Exploring El Questro.
WORDS: Alexis Buxton-Collins
It would take a week to follow every one of the walking trails crossing El Questro, but after several days of exploring on foot I decide it’s time to take a break and let one of the guides show me around. Exploring Chamberlain Gorge by boat provides an opportunity to examine the meticulously layered deposits of 1.8 billion year old sandstone on either side. These burnt orange cliffs reveal their secrets far more easily than the glassy green water below, which my overactive imagination soon populates with ravenous saltwater crocs. So, I assume the guide is joking when he announces that it’s feeding time.
Seeing my worried look, he assures me the resident archerfish are unlikely to take my arm off. These cheeky little creatures have learned to spit jets of water than stun insects in mid-air and bring them down to the water’s surface where they can be gobbled up. In recent years, they’ve discovered that pellets of fish food held up by tourists make even easier prey.
I leant out cautiously with a pellet, keeping an eye on the water and almost jump out of my seat when I cop an expertly directed faceful of fish spit. Lessen one when feeding archerfish: hold the food away from your face. Trying again, I quickly realise lesson two: staying dry is impossible. Streams of water shoot upwards from every direction and all around me people are giggling as they watch this one-way water fight. Before long, the feeding frenzy has attracted larger catfish and barramundi and the archerfish become more elusive.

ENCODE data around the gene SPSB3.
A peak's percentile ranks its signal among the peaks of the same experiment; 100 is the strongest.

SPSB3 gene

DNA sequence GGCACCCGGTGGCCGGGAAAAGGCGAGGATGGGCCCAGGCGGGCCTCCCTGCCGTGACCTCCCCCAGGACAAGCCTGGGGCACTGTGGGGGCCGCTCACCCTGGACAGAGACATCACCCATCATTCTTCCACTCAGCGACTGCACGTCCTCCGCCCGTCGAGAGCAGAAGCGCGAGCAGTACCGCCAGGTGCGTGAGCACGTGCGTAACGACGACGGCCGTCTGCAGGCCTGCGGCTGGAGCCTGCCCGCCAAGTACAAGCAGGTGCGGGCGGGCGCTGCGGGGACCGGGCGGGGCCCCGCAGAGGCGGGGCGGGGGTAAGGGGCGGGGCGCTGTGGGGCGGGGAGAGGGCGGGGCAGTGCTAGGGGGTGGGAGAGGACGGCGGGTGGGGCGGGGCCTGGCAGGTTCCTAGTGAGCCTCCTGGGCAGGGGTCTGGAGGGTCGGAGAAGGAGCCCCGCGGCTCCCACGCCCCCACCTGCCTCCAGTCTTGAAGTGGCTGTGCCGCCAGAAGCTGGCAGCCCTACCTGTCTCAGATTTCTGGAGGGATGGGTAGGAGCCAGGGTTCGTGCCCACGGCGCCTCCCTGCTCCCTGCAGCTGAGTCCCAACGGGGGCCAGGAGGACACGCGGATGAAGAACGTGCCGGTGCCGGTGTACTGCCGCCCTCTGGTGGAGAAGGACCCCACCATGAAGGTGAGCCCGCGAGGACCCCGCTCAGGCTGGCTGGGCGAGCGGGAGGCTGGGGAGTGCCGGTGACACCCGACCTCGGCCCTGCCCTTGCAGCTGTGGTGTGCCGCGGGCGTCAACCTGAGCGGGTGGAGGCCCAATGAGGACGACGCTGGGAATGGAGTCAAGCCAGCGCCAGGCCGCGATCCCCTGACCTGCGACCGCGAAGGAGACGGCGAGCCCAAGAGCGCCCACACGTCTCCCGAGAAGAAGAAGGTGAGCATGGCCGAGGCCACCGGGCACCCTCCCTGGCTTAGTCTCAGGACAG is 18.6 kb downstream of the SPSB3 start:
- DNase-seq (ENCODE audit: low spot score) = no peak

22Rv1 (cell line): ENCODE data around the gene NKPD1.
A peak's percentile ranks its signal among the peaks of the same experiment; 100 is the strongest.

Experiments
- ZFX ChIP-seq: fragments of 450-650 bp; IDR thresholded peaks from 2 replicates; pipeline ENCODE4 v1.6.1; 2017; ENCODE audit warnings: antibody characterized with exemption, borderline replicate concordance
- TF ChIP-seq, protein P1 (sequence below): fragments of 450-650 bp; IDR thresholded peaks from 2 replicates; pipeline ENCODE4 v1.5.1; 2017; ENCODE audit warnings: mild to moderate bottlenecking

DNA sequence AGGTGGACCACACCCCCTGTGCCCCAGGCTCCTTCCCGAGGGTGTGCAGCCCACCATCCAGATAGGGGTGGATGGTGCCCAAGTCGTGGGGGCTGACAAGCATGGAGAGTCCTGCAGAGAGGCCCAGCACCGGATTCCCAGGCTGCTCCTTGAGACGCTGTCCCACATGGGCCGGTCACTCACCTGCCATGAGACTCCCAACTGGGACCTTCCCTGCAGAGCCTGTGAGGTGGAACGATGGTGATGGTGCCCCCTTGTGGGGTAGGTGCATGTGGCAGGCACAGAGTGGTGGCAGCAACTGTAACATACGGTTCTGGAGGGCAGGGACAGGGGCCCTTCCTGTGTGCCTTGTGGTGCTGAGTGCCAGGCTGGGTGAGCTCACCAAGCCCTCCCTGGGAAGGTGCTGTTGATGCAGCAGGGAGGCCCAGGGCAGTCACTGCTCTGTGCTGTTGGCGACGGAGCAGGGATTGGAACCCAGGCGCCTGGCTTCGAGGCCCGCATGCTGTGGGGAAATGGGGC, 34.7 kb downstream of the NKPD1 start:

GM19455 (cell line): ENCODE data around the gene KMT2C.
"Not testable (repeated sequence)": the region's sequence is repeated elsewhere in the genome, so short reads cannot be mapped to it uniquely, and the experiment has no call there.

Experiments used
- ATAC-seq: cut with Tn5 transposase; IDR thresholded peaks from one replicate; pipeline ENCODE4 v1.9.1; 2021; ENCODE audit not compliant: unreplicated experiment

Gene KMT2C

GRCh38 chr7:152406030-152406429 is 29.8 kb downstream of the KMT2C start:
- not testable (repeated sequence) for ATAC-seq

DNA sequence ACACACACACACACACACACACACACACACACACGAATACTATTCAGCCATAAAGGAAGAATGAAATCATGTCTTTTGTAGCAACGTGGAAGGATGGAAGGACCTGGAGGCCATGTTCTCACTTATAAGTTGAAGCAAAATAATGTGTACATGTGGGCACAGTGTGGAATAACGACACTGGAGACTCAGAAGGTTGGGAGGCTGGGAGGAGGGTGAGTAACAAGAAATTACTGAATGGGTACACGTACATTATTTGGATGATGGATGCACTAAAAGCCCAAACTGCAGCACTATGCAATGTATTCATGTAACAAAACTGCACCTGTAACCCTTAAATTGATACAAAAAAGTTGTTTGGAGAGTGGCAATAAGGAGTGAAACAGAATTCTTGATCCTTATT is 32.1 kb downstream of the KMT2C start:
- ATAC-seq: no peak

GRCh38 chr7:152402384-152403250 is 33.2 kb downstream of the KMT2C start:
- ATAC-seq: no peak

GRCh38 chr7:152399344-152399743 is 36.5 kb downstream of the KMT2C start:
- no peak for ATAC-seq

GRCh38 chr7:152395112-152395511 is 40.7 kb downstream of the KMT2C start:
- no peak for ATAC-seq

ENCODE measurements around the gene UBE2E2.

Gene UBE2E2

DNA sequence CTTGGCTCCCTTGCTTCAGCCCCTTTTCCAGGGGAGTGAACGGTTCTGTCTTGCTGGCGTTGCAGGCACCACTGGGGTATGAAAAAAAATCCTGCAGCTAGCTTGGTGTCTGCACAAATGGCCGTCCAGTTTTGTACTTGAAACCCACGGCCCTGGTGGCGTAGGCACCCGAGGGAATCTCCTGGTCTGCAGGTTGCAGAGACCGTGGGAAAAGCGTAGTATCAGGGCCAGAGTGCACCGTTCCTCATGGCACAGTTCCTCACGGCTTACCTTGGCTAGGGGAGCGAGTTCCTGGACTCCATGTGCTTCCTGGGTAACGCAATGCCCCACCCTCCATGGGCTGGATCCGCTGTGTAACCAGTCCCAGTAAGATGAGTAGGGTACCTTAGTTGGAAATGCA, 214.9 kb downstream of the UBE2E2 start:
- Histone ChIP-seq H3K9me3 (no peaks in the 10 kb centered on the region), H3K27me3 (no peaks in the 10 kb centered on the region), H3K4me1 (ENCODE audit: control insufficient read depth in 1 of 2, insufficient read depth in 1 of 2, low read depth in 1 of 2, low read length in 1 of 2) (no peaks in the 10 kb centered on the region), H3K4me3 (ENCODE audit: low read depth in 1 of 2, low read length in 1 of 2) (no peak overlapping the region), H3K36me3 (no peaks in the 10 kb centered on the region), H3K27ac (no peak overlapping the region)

“You can feed the barra as well if you like,” the guide calls out as one breaks the surface and snatches some food straight from his hands. “Who wants to have a go?” I decline, as I’m rather attached to my fingers. Soon, I’m able to them to better use trying to point out some of the expertly camouflaged rock wallabies hiding in the small caves discreetly hidden in the rock walls on either side of this beautiful gorge. The Kimberley may be famous for its vast, empty spaces by spend some time in the canyons and gorges of El Questro and it seems that there’s life everywhere you look.